If the comparison with the system environmental status configuration in the steps 381 to 385 indicates that the system environment is the same as at the time of power-off, the buzzer is activated to inform to the user that the system can be used (step 400). If they are not equal in the comparison, a message is displayed (step 390) and the system is stopped. The user is permitted to use the personal computer without using the resume function by depressing the reset key.
In the data back-up/restore system of the information processing apparatus of the present invention, the system environmental status configuration at the system power-off and the system environmental status configuration at the subsequent system power-on are computed to determine any change in the system status from the system power-off to the subsequent system power-on. By such determination, the user can exactly grasp the system status and can continuously use the information processing apparatus only when the system status has not changed.
According to one feature of the present invention, the back-up memory clock speed is increased, along with the CPU clock speed, during the back-up operations in order to shorten the back-up time. In addition, the CPU clock is turned off and the back-up memory clock speed is reduced upon completion of the power-off sequence, i.e. when the apparatus enters a standby state, in order to minimize power consumption. At this time, the back-up memory clock speed is preferably set to the lowest value which will assure reliable refreshing of the back-up memory. From the time that power is subsequently switched on, and through the reset process, including status configuration checking and restoring contents from the back-up memory clock rates are set to a high value, higher than their normal operating clock rates, the CPU clock rate preferably being set to its maximum value. Exemplary clock rates are set forth in the following TABLE, reference being made to corresponding steps in FIG. 2.
TABLE______________________________________Computer status Back-upmemory CPU Clock clock______________________________________(1) normal state 8 Mhz 2-3 Mhz(corresponding to step 100)(2) back-up of data 16 Mhz 5-6 Mhzfor standby operation(corresponding to steps 111-112)(3) standby (power off) status 0 Mhz 8-10 Mhz(corresponding to step 113)(4) recovering from 16 Mhz 5-6 Mhzthe standby status(corresponding to steps 114-118)(5) normal state 8 MHz 2-3 MHz(corresponding to step 120)______________________________________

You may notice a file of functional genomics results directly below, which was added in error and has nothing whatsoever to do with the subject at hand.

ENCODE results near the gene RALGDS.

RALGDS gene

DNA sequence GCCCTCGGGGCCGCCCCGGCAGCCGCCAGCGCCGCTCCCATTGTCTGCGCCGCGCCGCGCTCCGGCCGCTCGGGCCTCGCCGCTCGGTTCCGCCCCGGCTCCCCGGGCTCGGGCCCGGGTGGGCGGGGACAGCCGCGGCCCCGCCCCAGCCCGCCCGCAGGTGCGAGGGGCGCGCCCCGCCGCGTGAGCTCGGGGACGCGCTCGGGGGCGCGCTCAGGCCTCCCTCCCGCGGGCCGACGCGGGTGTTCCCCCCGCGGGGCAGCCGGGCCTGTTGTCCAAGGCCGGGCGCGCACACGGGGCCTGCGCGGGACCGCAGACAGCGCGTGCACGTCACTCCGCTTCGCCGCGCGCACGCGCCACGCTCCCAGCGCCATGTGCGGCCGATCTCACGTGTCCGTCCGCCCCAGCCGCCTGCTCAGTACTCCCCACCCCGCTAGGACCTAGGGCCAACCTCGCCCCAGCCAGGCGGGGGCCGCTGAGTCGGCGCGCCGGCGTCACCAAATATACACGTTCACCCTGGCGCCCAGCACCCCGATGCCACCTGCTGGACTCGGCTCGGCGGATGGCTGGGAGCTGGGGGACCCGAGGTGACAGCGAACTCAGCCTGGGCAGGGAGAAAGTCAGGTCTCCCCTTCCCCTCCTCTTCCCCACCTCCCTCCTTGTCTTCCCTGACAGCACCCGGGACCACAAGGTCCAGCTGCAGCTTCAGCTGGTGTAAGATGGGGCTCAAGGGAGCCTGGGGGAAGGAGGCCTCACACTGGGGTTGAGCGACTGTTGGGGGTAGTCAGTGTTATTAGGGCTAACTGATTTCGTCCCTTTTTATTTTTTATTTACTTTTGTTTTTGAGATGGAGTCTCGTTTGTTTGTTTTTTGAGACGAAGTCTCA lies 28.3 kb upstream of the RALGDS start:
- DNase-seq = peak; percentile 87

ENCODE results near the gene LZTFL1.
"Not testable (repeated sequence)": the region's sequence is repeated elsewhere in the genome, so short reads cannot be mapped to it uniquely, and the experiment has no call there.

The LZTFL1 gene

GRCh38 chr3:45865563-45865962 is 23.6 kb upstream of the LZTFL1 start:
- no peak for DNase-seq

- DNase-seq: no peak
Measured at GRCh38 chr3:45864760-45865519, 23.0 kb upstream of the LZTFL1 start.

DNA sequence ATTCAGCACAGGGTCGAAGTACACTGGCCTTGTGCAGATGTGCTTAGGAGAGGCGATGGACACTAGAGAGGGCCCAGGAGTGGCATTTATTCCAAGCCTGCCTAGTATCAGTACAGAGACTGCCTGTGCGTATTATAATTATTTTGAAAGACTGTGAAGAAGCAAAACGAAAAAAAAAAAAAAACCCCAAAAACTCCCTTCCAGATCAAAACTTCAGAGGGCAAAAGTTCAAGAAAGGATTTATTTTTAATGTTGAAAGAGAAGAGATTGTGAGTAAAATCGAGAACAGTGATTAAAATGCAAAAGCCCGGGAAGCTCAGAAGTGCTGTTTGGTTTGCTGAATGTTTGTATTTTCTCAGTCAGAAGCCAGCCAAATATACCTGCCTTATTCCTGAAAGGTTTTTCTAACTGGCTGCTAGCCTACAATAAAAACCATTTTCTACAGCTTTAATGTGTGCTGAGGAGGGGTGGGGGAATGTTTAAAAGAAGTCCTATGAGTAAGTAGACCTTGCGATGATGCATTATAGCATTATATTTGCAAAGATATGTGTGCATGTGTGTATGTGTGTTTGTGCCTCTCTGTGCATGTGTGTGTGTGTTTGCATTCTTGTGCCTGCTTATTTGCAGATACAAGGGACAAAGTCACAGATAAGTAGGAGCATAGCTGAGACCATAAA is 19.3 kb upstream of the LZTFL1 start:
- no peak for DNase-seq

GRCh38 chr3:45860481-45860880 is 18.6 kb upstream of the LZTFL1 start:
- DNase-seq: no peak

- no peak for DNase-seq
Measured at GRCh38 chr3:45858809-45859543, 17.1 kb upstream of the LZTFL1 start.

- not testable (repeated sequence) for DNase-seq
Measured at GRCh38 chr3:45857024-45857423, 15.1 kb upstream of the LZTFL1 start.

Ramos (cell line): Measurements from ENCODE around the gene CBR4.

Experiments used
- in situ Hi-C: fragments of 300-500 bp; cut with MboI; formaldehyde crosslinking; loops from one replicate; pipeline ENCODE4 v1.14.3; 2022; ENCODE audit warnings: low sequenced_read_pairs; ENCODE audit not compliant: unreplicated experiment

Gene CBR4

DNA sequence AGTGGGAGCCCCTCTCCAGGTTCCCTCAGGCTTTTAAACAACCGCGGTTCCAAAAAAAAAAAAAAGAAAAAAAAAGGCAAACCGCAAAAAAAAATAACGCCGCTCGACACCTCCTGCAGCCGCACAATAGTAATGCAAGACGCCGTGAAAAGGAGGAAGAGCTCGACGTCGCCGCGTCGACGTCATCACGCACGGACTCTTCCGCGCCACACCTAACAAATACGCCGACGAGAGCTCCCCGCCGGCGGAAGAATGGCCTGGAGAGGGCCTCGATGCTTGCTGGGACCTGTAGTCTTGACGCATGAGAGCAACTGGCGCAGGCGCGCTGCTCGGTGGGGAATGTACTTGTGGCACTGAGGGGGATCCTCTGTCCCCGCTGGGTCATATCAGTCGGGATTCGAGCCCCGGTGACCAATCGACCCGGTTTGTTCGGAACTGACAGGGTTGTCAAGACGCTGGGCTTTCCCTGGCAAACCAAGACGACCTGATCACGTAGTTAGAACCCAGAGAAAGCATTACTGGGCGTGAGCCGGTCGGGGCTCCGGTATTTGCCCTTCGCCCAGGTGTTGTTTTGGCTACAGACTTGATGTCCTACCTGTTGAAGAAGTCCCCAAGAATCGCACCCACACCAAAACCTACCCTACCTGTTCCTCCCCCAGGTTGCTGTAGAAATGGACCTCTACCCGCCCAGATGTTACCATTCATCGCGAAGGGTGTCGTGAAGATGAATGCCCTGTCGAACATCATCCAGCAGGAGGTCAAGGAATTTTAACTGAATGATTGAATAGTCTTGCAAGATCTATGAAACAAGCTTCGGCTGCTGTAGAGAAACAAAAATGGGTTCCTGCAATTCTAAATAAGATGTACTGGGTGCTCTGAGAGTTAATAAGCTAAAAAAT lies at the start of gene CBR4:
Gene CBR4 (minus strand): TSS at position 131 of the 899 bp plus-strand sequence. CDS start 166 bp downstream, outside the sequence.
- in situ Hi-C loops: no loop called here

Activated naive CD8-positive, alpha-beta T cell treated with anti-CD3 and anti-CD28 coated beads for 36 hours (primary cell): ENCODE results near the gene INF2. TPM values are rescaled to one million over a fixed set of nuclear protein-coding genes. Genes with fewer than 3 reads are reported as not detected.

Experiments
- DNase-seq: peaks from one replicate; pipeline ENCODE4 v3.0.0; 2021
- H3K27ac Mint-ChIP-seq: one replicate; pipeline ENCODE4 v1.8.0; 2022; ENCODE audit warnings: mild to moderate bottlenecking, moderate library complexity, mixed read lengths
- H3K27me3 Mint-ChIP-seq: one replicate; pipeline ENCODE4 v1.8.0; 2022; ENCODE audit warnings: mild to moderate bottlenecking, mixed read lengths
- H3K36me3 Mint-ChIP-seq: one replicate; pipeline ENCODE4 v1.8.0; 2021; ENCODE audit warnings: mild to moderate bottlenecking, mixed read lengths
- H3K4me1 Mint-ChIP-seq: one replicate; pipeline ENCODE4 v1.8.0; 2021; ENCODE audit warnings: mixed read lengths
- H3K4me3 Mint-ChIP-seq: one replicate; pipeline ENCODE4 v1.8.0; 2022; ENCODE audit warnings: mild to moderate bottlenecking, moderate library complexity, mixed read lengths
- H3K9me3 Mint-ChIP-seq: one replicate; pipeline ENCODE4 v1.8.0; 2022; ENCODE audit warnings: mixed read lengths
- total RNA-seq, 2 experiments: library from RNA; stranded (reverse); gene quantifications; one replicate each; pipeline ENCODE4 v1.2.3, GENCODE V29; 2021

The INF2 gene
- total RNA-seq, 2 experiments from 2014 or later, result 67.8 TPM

From the invention thus described, it will be obvious that the invention may be varied in many ways. Such variations are not to be regarded as a departure from the spirit and scope of the invention, and all such modifications as would be obvious to one skilled in the art are intended to be included within the scope of the following claims.
While the description above refers to particular embodiments of the present invention, it will be understood that many modifications may be made without departing from the spirit thereof. The accompanying claims are intended to cover such modifications as would fall within the true scope and spirit of the present invention.
The presently disclosed embodiments are therefore to be considered in all respects as illustrative and not restrictive, the scope of the invention being indicated by the appended claims, rather than the foregoing description, and all changes which come within the meaning and range of equivalency of the claims are therefore intended to be embraced therein.
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|U.S. Classification||714/36, 714/E11.121, 714/15, 714/E11.12, 714/52, 714/6.1|
|International Classification||G06F11/10, G06F11/32, G06F11/14|
|Cooperative Classification||G06F11/32, G06F11/1469, G06F11/1456, G06F11/1004, G06F11/1458|
|European Classification||G06F11/14A10P, G06F11/14A10H|
|Aug 18, 1995||AS||Assignment|
Owner name: SEIKO EPSON CORP., JAPAN
Free format text: ASSIGNMENT OF ASSIGNORS INTEREST;ASSIGNOR:USHIYAMA, YUICHI;REEL/FRAME:007617/0854
Effective date: 19950726
|Aug 26, 1997||CC||Certificate of correction|
|Sep 21, 2000||FPAY||Fee payment|
Year of fee payment: 4
|Sep 8, 2004||FPAY||Fee payment|
Year of fee payment: 8
|Sep 22, 2008||FPAY||Fee payment|
Year of fee payment: 12